The Knott's Berry Farm Fabulous Fords Forever event has become a springtime pilgrimage for thousands of western Ford lovers. Many a new restoration or product debut has happened at Knott's over the years. Suffice it to say Knott's is where Fords, Mercurys, Lincolns, and Ford-powered vehicles amass each April so everyone can celebrate more than a century of Dearborn automobiles and engines.
Over 1,800 cars crammed into the 24th edition of the Fabulous Fords Forever show, which was a smorgasbord of Ford anniversaries: 45 years of Mustang, 50 years of Galaxie (although Galaxie hasn't been in production since the early 1970s), Mercury's 70th anniversary, and 40 years of '69-'71 Boss Mustangs. With each of these anniversaries came some of the best cars from the West, some as far away as Canada. Over a thousand Mustangs from 45 years of production turned out to salute the anniversary milestone. Although activity for the Fox-body Mustang seems to have slowed in recent years, you couldn't have convinced us at Knott's. There were more '79-'04 Mustangs than any other generation, and with a fiercely loyal following.
Mercury fans showcased some of the best examples from nearly three-quarters of a century of upscale luxury cars, including the Mustang's corporate cousin Cougar. Ford's most memorable full-size carline, the Galaxie, stood out with some striking Galaxie sedans, hardtops, convertibles, retractables, and fastbacks. We even have to admit feeling awed by the parade of classic Pintos, which took us back to our youth in the 1970s.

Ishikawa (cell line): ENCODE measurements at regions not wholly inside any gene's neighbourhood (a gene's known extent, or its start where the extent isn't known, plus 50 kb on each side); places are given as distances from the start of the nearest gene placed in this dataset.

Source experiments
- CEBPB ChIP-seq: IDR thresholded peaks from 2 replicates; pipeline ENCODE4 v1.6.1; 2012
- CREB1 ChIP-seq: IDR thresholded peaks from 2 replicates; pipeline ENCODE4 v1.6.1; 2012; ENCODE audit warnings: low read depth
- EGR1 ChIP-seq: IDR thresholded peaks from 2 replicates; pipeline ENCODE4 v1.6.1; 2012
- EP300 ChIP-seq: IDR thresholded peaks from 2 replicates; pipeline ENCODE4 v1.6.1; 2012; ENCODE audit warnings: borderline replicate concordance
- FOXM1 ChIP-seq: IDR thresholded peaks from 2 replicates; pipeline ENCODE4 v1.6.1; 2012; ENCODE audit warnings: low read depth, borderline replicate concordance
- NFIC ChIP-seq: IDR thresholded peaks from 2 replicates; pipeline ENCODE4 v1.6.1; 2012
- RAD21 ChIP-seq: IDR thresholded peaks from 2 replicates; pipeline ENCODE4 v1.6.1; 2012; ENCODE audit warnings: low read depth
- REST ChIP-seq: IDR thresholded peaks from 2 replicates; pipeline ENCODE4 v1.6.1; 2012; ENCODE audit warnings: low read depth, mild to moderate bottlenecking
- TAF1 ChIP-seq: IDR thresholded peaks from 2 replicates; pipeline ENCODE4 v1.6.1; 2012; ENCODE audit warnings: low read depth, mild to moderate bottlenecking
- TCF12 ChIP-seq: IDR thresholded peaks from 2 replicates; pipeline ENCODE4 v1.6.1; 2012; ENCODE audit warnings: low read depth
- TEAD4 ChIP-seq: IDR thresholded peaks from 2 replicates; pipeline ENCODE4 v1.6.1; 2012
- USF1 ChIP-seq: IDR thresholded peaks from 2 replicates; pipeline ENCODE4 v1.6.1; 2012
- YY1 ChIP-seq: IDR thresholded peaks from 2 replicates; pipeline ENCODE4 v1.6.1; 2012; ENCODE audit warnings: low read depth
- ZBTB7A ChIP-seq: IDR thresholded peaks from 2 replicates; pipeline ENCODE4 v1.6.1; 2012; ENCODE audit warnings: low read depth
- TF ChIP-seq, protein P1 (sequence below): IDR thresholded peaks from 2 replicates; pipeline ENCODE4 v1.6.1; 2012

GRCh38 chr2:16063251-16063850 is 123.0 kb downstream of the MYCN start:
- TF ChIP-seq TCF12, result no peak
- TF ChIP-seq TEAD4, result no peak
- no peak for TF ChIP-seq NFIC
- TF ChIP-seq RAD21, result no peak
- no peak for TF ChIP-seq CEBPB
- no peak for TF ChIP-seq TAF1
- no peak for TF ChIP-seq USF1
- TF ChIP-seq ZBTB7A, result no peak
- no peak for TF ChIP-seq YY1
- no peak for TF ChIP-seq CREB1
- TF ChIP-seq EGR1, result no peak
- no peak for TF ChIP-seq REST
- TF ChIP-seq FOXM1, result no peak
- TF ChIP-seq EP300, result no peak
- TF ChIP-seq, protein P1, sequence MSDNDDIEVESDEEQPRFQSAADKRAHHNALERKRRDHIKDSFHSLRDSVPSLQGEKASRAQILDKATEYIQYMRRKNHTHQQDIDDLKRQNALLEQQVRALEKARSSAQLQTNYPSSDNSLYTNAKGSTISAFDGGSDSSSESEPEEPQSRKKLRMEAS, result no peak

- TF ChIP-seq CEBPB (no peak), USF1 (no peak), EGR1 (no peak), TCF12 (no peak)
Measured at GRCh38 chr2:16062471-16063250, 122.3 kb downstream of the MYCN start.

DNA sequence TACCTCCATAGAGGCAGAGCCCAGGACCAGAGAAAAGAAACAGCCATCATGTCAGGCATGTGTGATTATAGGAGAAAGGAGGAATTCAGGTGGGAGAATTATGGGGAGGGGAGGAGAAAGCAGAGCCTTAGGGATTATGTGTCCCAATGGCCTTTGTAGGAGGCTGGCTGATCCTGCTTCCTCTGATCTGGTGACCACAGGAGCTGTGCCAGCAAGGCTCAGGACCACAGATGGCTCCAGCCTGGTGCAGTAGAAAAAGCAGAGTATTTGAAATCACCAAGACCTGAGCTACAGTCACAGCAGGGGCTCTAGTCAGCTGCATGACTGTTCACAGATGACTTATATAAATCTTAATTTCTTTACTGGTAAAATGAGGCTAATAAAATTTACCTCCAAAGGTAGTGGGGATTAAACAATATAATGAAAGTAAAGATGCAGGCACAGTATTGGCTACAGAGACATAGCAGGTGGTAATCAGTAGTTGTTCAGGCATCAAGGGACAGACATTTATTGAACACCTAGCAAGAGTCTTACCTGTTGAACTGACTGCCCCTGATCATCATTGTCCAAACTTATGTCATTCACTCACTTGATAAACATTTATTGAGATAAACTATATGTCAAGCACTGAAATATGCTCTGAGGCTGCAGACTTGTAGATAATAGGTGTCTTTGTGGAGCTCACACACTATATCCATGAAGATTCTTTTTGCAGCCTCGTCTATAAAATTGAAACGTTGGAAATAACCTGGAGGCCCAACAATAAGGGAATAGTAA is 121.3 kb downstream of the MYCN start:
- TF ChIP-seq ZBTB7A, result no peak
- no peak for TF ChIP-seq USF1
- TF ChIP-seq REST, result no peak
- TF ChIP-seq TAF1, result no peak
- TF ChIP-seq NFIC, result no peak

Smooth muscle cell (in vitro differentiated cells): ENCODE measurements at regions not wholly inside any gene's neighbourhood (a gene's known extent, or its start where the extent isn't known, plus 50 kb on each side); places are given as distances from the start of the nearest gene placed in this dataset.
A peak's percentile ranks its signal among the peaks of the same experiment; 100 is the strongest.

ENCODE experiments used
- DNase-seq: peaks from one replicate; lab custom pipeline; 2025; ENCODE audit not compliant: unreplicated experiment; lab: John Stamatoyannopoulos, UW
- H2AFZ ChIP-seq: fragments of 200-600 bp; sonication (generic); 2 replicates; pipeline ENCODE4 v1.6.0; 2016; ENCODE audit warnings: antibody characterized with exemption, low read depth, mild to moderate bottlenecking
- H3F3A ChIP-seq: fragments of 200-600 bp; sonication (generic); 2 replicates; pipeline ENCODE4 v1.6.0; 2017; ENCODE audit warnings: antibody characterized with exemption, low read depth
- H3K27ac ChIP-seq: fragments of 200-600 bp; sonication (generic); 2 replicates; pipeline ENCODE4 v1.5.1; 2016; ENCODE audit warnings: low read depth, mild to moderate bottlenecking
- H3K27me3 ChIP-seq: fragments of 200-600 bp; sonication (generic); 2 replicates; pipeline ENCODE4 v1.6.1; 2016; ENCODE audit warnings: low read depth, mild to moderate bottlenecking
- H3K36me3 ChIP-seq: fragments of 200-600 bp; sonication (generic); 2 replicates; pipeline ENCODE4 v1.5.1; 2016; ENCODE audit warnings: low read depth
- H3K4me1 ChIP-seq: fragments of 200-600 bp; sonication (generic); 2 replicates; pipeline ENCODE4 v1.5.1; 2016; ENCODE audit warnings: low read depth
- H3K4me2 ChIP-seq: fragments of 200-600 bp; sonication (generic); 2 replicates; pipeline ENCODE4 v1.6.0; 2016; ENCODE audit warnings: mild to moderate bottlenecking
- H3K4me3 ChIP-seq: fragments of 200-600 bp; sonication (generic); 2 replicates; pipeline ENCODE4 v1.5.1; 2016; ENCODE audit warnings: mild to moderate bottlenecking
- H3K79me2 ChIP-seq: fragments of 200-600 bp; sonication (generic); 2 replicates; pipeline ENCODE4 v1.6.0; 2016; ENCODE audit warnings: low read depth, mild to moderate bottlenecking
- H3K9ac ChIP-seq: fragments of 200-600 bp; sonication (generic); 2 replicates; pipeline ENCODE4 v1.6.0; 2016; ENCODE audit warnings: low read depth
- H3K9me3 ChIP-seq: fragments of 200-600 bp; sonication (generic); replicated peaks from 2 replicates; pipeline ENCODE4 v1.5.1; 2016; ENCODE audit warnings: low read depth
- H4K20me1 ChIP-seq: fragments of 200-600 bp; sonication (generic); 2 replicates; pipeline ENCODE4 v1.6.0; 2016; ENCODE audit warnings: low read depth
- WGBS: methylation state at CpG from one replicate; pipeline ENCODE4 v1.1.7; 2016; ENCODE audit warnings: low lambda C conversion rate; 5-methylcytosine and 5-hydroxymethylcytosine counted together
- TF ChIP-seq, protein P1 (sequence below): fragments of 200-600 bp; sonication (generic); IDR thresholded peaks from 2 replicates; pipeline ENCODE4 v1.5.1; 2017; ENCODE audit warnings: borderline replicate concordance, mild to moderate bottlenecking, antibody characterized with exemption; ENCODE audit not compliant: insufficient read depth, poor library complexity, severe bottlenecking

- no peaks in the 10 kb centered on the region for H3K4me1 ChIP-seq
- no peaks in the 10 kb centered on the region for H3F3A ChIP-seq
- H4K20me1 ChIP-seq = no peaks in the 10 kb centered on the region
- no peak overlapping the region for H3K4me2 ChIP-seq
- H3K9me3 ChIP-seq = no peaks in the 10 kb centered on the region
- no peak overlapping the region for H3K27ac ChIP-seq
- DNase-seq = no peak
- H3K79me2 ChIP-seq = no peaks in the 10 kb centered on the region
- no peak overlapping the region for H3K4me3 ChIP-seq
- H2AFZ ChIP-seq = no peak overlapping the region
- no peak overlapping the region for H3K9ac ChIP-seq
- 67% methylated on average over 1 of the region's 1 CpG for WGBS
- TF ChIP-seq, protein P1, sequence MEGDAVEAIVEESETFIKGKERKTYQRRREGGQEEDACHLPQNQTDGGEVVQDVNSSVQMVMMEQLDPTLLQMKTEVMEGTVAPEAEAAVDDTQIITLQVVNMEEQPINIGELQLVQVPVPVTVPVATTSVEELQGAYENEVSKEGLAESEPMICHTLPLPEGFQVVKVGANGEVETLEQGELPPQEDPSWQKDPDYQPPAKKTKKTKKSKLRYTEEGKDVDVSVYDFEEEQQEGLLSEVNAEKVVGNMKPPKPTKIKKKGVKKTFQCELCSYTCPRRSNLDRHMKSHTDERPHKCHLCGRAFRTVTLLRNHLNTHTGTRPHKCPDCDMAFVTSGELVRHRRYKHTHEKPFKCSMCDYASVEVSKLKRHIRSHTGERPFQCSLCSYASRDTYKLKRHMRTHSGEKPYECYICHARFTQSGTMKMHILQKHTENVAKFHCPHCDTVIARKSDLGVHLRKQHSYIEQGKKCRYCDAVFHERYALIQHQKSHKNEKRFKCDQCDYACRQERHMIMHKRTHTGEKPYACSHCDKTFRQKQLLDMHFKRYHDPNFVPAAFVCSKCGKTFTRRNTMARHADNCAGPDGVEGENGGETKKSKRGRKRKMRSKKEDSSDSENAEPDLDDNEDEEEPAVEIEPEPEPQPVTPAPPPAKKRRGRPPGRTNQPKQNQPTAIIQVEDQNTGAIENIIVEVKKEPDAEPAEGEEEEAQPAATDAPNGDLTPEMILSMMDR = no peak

While Chip Foose and Steve Saleen signed autographs, enthusiasts canvassed the show for old friends and a chance to share memories and swap stories. We ran into old buddy Don Fallon, who sold his concours restored '70 Boss 302 years ago and got into Special Service Mustang police cars from the 1980s instead. His Nevada Highway Patrol Mustang coupe made its debut this year at Knott's.
The Boss Mustang Reunion attracted dozens of '69-'71 Boss Mustangs, ranging from concours restored to low-mileage originals. Jim Harris' '70 Boss 302, sun-bleached paint and all, attracted the most attention because people crave a good "found in a barn" tale. They lined up to hear Jim's story about how the car sat in someone's side yard for a couple of decades before someone turned Jim on to its existence.
Five Trans Am Boss 302 Mustang race cars were on display to give everyone the thrill of hearing what these rocket ships sounded like when they were blazing a trail of greatness across the United States nearly a half-century ago. Les Werling also showed up with his Bud Moore '70 Boss 302 tribute car and Ford C-800 cab-over car hauler, which are featured elsewhere in this issue.
Ford tells us that over 25,000 people turned out to witness the greatest annual gathering of products of the blue oval in the American West-a record according to Sandra Badgett of Ford Public Affairs. Participants registered from 11 states and Canada, including distances as far away as Nebraska, Idaho, Colorado, and Texas.
For more information on Knott's Berry Farm's Fabulous Fords Forever car show staged every April, go to www.fordcarclubs.org or call 626/914-3738 for a recording.
Knott's 24th Fabulous Ford Forever show was home to the 40th Anniversary Boss Mustang Reun
Who could resist a photo opportunity with four genuine Boss 302 Trans-Am cars. Brian Ferri
Jim Harris rolled out his unrestored high desert find-a badly bleached '70 Boss 302. He sn
The green SportsRoof on the end doesn't leave much of an impression until you examine the
This Grabber Green '70 Mach 1 was displayed by its original owner.
We like this tastefully modified Mustang SVO from Tucson, Arizona. Look for a feature on t